HUNTSVILLE, Ala. (WHNT) — Historic markers are placed across Madison County to give a glimpse into the community’s past, and a new one has been added at 703 Adams Street in downtown Huntsville.

The marker honors Alice Boarman Baldridge who was Madison County’s first female attorney and held office in Huntsville before women had the right to vote.

In 1915 the Alabama Legislature passed a bill allowing women to run for seats on school boards. 10 women ran and Alice was elected.

Two years later her husband died, so Alice studied law, but because a traditional law school was not available to her she took a correspondence course in Chicago. After passing the Alabama Bar Exam she moved to New York City and practiced at a Wall Street firm from 1923 until 1957.

After retiring at the age of 83, she moved back to Huntsville and lived in her family home where the marker now stands at 703 Adams St.

Historic Huntsville Foundation Executive Director, Donna Castellano, told News 19 that adding a marker in honor of Alice was a no-brainer.

“When women didn’t have the right to vote Alice ran for office and won, when women were denied access to professions Alice studied law and became Madison County’s first female attorney, and when women could not have careers she took that law degree and went to New York and build a legal career that spanned 39 years,” Castellano explained.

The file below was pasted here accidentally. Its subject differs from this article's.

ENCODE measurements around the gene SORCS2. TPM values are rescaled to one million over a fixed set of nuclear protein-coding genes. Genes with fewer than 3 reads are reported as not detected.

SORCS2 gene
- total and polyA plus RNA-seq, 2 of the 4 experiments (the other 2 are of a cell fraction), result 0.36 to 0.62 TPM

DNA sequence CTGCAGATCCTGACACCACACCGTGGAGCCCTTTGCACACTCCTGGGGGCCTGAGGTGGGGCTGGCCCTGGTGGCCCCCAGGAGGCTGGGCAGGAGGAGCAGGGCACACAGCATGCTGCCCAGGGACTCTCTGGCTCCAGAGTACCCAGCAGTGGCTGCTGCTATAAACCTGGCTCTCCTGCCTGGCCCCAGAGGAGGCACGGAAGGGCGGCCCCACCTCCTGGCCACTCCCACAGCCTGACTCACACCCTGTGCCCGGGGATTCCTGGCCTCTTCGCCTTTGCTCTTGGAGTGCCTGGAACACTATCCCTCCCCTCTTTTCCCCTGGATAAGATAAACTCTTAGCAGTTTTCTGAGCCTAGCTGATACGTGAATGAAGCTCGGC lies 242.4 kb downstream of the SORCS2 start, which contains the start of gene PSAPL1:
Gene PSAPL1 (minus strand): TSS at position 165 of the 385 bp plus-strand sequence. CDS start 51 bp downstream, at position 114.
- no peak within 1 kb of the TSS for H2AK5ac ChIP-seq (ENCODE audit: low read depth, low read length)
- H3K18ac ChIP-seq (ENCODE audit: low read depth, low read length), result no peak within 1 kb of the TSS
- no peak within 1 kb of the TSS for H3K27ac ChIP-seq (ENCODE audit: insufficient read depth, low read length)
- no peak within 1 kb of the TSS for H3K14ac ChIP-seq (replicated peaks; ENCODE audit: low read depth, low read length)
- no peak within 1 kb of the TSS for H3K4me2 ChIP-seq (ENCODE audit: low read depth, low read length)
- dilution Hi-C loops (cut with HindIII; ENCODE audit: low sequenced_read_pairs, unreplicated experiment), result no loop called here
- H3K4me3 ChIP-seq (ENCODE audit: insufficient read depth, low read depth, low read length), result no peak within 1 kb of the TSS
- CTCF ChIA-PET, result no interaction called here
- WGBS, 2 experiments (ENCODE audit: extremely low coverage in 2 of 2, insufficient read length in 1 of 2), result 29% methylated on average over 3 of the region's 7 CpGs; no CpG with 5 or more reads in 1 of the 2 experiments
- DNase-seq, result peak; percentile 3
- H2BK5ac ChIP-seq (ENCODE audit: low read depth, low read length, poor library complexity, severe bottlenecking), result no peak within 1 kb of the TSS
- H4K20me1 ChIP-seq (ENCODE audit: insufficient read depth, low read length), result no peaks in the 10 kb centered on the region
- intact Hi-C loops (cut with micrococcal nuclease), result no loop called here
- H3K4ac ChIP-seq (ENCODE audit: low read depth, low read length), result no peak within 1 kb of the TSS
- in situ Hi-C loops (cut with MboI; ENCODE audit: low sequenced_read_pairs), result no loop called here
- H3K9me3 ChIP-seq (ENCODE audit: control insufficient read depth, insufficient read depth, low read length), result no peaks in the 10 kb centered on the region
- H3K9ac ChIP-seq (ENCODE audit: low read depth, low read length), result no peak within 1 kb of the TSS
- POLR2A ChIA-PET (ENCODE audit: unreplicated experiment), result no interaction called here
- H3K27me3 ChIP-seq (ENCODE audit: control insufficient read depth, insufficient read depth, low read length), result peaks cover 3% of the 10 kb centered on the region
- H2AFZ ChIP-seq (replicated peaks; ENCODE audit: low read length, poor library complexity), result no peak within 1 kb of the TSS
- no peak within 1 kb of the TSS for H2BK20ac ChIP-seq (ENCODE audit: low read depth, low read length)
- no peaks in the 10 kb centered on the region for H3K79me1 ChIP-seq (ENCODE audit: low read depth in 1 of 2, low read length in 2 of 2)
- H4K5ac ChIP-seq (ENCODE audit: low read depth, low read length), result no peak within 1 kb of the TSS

After being elected to office Alice reflected on her decision to run and said, “I confess I did not expect to win. The idea of a woman holding elective office was so new that I feared the prejudice against it would be insurmountable, but I felt I should serve a good purpose if I only made it easier for the next women.”

There will be a celebration honoring Alice on Adams St. on Sunday, October 30th. Alabama Rep. Laura Hall and Huntsville City Council Member Dr. Jennie Robinson will both make remarks and there will be free buttons and coloring books available for children.

There is also an exhibit on Alice at Harrison Brothers Hardware in Huntsville. The exhibit features Alice’s law certificate and photos of the original home that stood on Adams Street.